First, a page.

The value of institutional permits rose 11.6%, the first increase in five months. A high-value permit issued for the Qikiqtani Correctional Healing Centre in Nunavut contributed to the gain.

British Columbia issued $1.4 billion of permits in February, down $181 million from January. Lower construction intentions for multi-family dwellings more than offset gains in all other components. The value of permits in the census metropolitan area of Vancouver declined 20.5% to $800 million. This followed three consecutive months where permits were above the $1.0-billion mark.

The value of permits in Saskatchewan was down 34.0% to $108 million, as every component except institutional buildings declined. The decrease partly reflected changes to building energy codes that went into effect in the province on January 1, 2019. The largest decrease was in the single-family dwelling component.

The value of permits for single-family homes in Saskatchewan have been on a general downward trend since 2013. In 2018, the province issued $596 million worth of single-family permits, the lowest value since 2006. The Association of Regina Realtors and the Saskatoon Region Association of Realtors both reported a decrease in the number of home sales in 2018.

There’s a full-fledged housing chill in Vancouver, but it hasn’t reached Toronto, data shows

When it comes to housing markets, Vancouver and Toronto are poles apart. The March update on housing sales suggest signs of some stability in Toronto’s market, where almost the same number of units were sold in March 2019 as in March 2018.

Vancouver presents a different and more dismal picture. The number of transactions in greater Vancouver last month was down 31% from the tally recorded in March 2018. Vancouver has not seen such a lacklustre March since 1986.

Housing advocates and some industry observers had suggested that a decline in housing prices would be a boon for those who had previously been priced out of the market. It was argued that declining prices would bring in a rush of buyers who had waited on the sidelines for years for an opportunity to own a home. The evidence for such a narrative is lacking in Vancouver.

Ashley Smith, president of the Real Estate Board of Greater Vancouver, believes that housing “demand today isn’t aligning with our growing economy and low unemployment rates.” She holds regulatory changes responsible for the declining market trends in the greater Vancouver.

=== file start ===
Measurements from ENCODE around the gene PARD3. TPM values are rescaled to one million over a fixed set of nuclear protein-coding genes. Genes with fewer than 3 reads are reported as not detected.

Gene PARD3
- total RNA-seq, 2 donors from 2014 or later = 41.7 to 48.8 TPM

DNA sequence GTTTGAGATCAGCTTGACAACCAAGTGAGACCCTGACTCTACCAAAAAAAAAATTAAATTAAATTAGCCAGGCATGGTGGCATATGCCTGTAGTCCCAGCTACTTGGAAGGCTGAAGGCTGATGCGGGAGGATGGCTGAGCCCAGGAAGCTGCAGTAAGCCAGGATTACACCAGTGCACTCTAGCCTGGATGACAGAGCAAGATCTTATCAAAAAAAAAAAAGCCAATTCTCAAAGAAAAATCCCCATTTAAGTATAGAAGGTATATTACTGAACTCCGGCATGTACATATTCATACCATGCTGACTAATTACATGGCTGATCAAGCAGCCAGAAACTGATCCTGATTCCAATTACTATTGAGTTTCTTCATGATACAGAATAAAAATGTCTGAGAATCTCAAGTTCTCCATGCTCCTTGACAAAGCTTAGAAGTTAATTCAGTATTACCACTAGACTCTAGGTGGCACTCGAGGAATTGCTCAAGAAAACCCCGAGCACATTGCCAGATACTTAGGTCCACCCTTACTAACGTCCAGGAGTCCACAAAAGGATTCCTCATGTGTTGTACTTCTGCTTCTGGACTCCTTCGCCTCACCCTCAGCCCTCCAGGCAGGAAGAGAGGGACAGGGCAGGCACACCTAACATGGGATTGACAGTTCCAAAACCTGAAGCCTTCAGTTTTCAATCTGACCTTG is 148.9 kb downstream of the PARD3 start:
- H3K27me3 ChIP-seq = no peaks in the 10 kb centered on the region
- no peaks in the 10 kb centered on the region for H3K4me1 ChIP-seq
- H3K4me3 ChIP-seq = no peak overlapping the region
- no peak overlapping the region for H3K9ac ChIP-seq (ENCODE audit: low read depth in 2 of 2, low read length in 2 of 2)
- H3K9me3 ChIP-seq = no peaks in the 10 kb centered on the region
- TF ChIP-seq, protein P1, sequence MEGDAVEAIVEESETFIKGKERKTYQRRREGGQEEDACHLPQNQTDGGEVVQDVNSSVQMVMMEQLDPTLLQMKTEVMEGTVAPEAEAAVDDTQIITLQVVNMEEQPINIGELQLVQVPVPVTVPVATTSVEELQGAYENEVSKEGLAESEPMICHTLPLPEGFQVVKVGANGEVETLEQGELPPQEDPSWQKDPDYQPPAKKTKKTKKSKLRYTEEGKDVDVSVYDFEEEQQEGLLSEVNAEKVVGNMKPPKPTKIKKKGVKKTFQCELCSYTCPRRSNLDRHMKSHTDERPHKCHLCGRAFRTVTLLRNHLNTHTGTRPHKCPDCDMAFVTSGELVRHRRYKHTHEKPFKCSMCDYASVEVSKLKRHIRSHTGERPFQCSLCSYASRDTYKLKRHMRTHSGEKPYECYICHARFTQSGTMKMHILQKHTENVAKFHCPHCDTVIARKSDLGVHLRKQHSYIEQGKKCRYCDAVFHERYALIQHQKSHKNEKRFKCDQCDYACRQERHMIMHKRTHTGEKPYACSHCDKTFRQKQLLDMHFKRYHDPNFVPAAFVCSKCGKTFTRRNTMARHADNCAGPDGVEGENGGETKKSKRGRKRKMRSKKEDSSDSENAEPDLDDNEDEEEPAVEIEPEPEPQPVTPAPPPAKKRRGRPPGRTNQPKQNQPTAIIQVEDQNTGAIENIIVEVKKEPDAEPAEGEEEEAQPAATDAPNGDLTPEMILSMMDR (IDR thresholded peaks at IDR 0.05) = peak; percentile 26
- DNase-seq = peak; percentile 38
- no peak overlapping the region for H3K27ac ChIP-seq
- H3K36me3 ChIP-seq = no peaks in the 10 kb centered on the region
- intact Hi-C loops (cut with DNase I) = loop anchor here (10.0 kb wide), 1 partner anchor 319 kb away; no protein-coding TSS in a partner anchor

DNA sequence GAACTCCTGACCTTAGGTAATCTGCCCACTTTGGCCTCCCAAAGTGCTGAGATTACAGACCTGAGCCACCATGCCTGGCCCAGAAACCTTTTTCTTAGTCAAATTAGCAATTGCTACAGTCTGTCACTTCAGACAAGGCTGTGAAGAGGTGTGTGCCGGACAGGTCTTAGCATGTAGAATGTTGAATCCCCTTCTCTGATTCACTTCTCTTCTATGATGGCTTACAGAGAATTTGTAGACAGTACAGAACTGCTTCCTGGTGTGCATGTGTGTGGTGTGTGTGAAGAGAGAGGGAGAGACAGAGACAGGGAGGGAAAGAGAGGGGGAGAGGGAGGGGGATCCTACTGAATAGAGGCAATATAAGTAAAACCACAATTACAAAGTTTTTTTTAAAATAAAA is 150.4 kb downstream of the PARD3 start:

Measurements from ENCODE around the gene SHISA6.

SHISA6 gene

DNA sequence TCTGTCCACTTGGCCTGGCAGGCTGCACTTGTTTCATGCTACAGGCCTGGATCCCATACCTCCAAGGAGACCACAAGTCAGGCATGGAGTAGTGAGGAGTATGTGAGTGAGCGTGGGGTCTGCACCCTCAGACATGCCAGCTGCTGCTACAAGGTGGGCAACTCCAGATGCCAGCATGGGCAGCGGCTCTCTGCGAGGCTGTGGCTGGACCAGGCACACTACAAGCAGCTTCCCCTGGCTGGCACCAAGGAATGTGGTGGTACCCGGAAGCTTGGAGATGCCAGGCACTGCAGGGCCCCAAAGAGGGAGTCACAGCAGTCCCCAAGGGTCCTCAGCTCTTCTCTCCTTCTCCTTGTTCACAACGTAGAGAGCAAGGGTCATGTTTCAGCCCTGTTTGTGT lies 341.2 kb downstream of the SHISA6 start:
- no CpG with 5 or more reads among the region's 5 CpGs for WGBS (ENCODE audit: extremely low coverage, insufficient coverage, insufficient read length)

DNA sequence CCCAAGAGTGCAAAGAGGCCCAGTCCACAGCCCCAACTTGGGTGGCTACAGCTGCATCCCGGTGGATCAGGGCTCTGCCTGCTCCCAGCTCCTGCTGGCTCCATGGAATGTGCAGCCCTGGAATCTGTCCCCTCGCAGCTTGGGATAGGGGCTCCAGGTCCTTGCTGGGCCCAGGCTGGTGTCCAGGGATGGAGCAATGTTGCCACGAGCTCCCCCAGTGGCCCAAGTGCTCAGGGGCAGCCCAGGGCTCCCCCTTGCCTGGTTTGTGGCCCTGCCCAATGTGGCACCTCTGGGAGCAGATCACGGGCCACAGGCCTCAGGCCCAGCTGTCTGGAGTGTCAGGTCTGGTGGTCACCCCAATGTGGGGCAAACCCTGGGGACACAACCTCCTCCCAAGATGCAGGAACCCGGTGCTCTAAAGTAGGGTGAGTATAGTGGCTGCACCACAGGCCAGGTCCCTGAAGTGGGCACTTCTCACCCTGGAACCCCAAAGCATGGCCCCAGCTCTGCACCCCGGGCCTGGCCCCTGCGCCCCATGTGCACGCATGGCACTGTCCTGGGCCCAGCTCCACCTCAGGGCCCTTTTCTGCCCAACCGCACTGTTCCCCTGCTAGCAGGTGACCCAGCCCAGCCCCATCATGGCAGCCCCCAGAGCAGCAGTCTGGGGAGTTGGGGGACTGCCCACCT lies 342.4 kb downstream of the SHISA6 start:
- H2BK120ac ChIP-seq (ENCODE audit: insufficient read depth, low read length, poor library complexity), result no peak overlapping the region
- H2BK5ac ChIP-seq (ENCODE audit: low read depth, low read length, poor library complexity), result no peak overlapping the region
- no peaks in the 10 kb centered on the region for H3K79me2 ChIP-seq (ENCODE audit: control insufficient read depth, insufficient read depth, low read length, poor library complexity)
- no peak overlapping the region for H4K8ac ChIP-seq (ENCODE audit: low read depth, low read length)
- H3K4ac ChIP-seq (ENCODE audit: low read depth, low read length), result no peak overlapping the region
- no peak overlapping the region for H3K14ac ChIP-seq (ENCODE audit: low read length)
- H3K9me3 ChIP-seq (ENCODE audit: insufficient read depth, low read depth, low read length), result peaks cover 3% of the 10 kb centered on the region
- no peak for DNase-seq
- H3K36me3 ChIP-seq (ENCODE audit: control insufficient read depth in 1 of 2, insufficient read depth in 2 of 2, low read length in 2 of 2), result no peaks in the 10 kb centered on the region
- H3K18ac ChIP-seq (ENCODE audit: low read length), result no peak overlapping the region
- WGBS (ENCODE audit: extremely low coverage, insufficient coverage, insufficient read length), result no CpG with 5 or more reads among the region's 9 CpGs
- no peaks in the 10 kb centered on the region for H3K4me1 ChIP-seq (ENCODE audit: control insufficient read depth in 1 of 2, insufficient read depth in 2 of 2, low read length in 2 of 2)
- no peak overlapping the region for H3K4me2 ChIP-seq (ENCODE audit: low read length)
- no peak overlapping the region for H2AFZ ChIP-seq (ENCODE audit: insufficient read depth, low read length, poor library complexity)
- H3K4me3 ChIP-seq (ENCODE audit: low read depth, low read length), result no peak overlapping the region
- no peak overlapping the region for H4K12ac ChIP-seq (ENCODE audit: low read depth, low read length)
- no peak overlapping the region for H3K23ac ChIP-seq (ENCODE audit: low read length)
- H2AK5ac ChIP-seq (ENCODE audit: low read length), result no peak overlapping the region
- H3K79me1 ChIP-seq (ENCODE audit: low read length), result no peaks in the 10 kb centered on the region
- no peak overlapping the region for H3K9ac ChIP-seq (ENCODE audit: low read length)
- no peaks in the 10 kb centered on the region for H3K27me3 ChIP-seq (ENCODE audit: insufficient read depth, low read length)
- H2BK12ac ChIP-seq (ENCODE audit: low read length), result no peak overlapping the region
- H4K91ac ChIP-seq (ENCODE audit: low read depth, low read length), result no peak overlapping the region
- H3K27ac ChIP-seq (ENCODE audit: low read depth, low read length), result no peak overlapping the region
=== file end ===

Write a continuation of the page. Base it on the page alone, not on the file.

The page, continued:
Smith is of the view that the host of government interventions that introduced new transfer taxes and stringent lending regulations have effectively sidelined “potential homebuyers in the short term.”

Garry Bhaura, president of the Toronto Real Estate Board, echoes Smith’s concerns. Bhaura also believes the OSFI-mandated stress test, which requires borrowers to qualify for a higher rate than the contracted mortgage rate, and other regulations have impacted “home buyers’ ability to qualify for a mortgage.”

The MLS Home Price Index composite benchmark price for Vancouver, which compares prices of similar homes over time, was down by 7.7% year-over-year (YOY) in March 2019. The benchmark price for detached homes at $1.43 million was down by 10.5% (YOY). Prices of condominiums and attached homes were also down.

While prices have been dropping in Vancouver, buyers also have a richer set of choices. Compared to March 2018, the number of houses listed for sale was 52% higher in March 2019. The sales-to-listing ratio was 13.5% for all property types and 9.4% for detached homes.

More choice and lower prices should have attracted more buyers. But that’s not what usually happens in real estate markets. When prices fall, potential buyers stay on the sidelines in the hope that prices will drop even further. This reduces demand and puts additional downward pressure on prices resulting in even fewer sales. Remember, sales in March were down 31.4% (YOY) in Vancouver.

Buyers in Vancouver could also be looking at the long-term trends in housing prices. Despite the recent declines, the benchmark prices in Vancouver are up by 61% over five years and 102.5% over 10 years. If housing prices in Vancouver had risen rapidly in the past 10 years, buyers might be expecting the prices to regress further towards the long-term average.